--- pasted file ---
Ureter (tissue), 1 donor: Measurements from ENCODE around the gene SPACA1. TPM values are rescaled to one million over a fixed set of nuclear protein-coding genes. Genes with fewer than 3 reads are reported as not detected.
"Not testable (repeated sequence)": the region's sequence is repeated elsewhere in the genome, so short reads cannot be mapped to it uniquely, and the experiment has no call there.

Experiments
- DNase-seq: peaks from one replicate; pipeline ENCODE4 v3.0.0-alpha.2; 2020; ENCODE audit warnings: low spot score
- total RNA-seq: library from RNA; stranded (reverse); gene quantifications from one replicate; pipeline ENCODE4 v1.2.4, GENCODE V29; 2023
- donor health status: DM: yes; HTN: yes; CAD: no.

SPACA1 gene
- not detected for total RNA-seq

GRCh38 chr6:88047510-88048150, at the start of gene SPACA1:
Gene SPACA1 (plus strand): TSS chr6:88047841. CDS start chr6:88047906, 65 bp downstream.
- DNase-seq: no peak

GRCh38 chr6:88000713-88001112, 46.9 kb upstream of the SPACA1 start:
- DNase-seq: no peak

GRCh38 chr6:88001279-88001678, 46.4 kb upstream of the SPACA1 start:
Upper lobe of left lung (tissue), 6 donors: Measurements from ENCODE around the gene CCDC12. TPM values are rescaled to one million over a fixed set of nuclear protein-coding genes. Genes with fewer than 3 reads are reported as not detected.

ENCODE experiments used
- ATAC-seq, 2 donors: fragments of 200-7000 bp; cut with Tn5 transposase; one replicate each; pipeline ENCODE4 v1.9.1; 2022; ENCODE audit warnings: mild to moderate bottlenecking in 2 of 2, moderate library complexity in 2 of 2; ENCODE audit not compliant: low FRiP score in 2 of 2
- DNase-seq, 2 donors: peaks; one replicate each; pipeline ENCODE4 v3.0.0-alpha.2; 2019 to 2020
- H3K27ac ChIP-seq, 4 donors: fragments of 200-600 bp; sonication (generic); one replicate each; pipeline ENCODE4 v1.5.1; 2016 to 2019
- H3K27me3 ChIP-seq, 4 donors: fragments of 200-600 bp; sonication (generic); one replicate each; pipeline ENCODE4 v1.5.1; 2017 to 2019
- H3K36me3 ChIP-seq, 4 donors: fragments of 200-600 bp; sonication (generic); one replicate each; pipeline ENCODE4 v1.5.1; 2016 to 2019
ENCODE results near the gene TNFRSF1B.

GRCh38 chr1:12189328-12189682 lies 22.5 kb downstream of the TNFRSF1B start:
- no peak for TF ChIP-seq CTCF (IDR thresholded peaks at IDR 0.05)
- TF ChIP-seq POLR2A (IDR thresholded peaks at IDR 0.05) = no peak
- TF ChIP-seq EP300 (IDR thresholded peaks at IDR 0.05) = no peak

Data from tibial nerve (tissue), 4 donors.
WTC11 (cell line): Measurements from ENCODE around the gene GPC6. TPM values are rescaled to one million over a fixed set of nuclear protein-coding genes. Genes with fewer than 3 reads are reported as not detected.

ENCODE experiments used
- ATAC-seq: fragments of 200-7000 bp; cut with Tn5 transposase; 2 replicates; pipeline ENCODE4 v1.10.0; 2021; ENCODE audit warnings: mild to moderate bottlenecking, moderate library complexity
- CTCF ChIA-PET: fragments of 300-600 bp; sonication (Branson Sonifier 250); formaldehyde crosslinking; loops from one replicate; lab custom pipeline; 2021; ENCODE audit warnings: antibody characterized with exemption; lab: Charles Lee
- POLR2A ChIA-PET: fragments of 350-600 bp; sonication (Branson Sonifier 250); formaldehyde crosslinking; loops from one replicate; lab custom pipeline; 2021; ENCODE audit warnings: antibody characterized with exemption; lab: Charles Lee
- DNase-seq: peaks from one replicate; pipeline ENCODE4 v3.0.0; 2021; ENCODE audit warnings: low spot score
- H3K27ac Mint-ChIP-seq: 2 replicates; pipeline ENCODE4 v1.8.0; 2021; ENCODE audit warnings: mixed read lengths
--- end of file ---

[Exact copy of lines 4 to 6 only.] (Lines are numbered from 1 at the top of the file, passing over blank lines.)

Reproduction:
- DNase-seq: peaks from one replicate; pipeline ENCODE4 v3.0.0-alpha.2; 2020; ENCODE audit warnings: low spot score
- total RNA-seq: library from RNA; stranded (reverse); gene quantifications from one replicate; pipeline ENCODE4 v1.2.4, GENCODE V29; 2023
- donor health status: DM: yes; HTN: yes; CAD: no.